Saturday, July 22, 2006
Me and My Mola: A Love Affair
I love my Mola 33.5" Euro beauty dish. I don't mean I like it, I love it! It has become the pivotal, pre-eminent, light modifier in nearly all my glamour and tease photography.
Before I became a Mola guy, I used big umbrellas and softboxes of all shapes and sizes as keys or mainlights. But once I began using a Mola dish, the softboxes and the umbrellas I once used to modify my mainlight were put away and I've rarely brought them out except when traveling to exterior or interior locations away from the studio.
As you can see in the image above, Mola manufactures a variety of dish sizes (i.e., diameters) for their beauty dish line. I'm wondering: If Mola someday decides to make an even larger dish than the 43.5" Mantti, will they call it a Yetti? (That was a joke, BTW.)
The Mola dish is truly a versatile modifier. I'll admit, it's not cheap. But if you're serious about glamour, portrait, beauty, or fashion photography, and you shoot often enough in a studio environment, there isn't a light modifier I'd recommend more enthusiastically than a Mola beauty dish.
I know other manufacturers produce and sell their own lines of beauty dishes. Hensel, for example, makes a beauty dish. But since I've never used one, or any other manufacturer's dish, I can't comment on their prowess when it comes to transforming a bare bulb into soft, creamy, luxurious light.
When you compare Mola's dishes with others, the first thing you'll notice is Mola's unique and patented sci-fi shape. I'm not much of a science guy--except for science fiction because you can make it up as you go along--but from what I understand, Mola's odd, undulated, shape is designed to capture light (which, by nature, wants to scatter) and redirect it towards the subject. It also shapes the light by creating a 360° smoothly-graduated and feathered edge that is about a half-stop less than the light at its center. Cool, huh?
Mola's design includes an opalescent glass baffle at its center. The baffle works in concert with the dish's shape to produce the beautful lighting characteristics that so many photographers, professionals as well as hobbyists, admire. I also use the baffle to warm or cool the light by affixing an appropriate gel. Often, for glamour and tease shots, I'll clip a small piece of Bastard Amber, about four-inches by four-inches, to the front of the glass. To my eye, this produces a very pleasing warmth to the model's skin-tones that seems, at least to me, a bit more subtle than the same colored gel on other modifiers. I think I read somewhere that the paint used on the interior of a Mola dish is patented. The paint also has slight warming characteristics.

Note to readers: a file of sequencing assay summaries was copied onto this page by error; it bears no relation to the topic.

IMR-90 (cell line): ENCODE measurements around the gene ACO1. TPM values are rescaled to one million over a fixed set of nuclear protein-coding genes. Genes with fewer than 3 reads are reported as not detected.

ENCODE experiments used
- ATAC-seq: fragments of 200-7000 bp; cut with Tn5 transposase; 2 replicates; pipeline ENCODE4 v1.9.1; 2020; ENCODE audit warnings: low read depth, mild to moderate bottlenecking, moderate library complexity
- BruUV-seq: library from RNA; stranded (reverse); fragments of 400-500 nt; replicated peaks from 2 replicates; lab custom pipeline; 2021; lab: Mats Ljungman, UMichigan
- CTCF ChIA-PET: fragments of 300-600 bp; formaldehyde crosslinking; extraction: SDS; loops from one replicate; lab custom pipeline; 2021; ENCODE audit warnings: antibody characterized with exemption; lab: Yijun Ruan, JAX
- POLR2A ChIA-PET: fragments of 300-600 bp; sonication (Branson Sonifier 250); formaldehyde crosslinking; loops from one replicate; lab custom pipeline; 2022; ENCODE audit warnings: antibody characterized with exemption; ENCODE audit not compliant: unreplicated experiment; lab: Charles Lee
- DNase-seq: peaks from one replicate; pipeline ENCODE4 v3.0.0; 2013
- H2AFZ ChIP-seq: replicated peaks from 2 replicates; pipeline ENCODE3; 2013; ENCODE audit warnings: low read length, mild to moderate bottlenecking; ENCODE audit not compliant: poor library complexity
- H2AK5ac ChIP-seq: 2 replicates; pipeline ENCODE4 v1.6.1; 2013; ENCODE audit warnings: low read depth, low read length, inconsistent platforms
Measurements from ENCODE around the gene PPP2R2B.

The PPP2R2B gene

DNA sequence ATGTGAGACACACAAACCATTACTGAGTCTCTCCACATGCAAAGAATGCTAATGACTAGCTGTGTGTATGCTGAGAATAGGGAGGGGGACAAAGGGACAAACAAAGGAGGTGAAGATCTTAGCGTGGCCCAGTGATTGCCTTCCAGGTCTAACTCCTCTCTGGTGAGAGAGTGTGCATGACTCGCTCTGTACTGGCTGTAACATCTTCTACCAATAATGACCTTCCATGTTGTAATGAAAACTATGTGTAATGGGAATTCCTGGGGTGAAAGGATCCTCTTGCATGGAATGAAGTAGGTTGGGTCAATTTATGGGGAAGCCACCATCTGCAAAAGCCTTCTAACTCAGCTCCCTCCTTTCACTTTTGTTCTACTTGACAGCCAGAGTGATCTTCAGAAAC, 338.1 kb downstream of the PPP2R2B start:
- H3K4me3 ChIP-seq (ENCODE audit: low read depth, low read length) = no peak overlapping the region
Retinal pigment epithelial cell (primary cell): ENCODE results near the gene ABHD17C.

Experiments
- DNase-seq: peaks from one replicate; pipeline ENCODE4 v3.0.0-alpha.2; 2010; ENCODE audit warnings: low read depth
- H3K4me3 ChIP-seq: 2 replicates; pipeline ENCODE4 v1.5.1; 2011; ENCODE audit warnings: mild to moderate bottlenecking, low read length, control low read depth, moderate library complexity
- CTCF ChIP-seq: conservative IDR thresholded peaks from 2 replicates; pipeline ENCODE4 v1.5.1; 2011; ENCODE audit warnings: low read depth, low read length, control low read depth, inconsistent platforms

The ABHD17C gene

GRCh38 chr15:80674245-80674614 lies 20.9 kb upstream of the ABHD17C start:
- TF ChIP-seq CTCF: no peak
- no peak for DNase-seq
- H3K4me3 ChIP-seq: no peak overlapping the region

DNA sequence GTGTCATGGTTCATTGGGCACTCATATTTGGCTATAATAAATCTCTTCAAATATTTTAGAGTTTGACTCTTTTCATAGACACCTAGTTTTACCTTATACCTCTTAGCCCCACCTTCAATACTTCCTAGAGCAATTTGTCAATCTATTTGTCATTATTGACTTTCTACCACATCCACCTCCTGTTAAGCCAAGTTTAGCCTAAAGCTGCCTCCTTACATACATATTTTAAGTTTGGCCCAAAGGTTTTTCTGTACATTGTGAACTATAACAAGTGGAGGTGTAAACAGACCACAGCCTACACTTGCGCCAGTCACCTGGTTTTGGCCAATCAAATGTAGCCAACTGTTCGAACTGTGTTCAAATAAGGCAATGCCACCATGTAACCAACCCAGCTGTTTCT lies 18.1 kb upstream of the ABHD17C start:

I keep my Mola mounted on the end of a grip arm which extends from a knuckle on a junior stand. This allows for limited booming as grip arms are only about 4' long. Since the junior stand is on wheels, I can easily move it about. The dish comes with a swivel handle that allows (limited) tilting and panning depending on how the dish is set and oriented on the stand. I've also discovered the Mola's optimal range, that is, for producing its signature lighting characteristics, seems to be between 3' and 5' from the subject.
Mola's Euro beauty dish has become one of those great additions to my studio; one that I really don't know how I got along without. In fact, I intend to buy another, probably a smaller dish, when my wallet permits. You can visit Mola's site by clicking HERE. And here's a headshot of Aurora lit with my Mola beauty dish which you can see if look really, really close into the catchlights in Aurora's eyes. MUA was Terese Heddon.